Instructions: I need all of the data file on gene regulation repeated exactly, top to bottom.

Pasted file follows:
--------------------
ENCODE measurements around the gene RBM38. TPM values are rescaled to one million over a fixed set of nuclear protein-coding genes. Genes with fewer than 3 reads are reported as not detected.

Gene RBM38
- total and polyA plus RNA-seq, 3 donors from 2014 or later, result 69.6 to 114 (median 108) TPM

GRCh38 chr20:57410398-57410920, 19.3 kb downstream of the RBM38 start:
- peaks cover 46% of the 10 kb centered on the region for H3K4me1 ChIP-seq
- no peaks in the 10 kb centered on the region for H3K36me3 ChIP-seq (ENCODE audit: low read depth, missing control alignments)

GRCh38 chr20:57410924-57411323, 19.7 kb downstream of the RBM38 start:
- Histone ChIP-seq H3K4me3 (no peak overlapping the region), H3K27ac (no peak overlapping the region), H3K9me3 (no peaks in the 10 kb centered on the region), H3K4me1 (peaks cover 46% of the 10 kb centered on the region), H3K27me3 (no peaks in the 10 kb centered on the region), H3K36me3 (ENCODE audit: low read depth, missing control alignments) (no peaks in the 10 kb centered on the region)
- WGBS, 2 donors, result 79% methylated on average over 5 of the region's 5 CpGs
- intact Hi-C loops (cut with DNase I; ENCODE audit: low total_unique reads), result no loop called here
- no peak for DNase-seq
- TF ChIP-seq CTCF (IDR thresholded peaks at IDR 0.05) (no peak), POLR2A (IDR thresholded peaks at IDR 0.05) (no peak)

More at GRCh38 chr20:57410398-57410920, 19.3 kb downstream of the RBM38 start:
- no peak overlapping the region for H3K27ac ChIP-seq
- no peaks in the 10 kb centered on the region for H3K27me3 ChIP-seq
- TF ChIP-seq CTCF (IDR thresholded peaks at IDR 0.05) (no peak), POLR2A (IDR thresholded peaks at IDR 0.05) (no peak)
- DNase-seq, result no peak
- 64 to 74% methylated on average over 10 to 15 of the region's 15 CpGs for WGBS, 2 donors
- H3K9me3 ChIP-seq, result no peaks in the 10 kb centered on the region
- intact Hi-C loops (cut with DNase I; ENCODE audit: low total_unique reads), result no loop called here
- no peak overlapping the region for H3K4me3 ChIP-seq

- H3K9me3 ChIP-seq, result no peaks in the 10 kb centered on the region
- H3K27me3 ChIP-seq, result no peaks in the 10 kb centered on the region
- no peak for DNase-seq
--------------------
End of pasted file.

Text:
ENCODE measurements around the gene RBM38. TPM values are rescaled to one million over a fixed set of nuclear protein-coding genes. Genes with fewer than 3 reads are reported as not detected.

Gene RBM38
- total and polyA plus RNA-seq, 3 donors from 2014 or later, result 69.6 to 114 (median 108) TPM

GRCh38 chr20:57410398-57410920, 19.3 kb downstream of the RBM38 start:
- peaks cover 46% of the 10 kb centered on the region for H3K4me1 ChIP-seq
- no peaks in the 10 kb centered on the region for H3K36me3 ChIP-seq (ENCODE audit: low read depth, missing control alignments)

GRCh38 chr20:57410924-57411323, 19.7 kb downstream of the RBM38 start:
- Histone ChIP-seq H3K4me3 (no peak overlapping the region), H3K27ac (no peak overlapping the region), H3K9me3 (no peaks in the 10 kb centered on the region), H3K4me1 (peaks cover 46% of the 10 kb centered on the region), H3K27me3 (no peaks in the 10 kb centered on the region), H3K36me3 (ENCODE audit: low read depth, missing control alignments) (no peaks in the 10 kb centered on the region)
- WGBS, 2 donors, result 79% methylated on average over 5 of the region's 5 CpGs
- intact Hi-C loops (cut with DNase I; ENCODE audit: low total_unique reads), result no loop called here
- no peak for DNase-seq
- TF ChIP-seq CTCF (IDR thresholded peaks at IDR 0.05) (no peak), POLR2A (IDR thresholded peaks at IDR 0.05) (no peak)

More at GRCh38 chr20:57410398-57410920, 19.3 kb downstream of the RBM38 start:
- no peak overlapping the region for H3K27ac ChIP-seq
- no peaks in the 10 kb centered on the region for H3K27me3 ChIP-seq
- TF ChIP-seq CTCF (IDR thresholded peaks at IDR 0.05) (no peak), POLR2A (IDR thresholded peaks at IDR 0.05) (no peak)
- DNase-seq, result no peak
- 64 to 74% methylated on average over 10 to 15 of the region's 15 CpGs for WGBS, 2 donors
- H3K9me3 ChIP-seq, result no peaks in the 10 kb centered on the region
- intact Hi-C loops (cut with DNase I; ENCODE audit: low total_unique reads), result no loop called here
- no peak overlapping the region for H3K4me3 ChIP-seq

- H3K9me3 ChIP-seq, result no peaks in the 10 kb centered on the region
- H3K27me3 ChIP-seq, result no peaks in the 10 kb centered on the region
- no peak for DNase-seq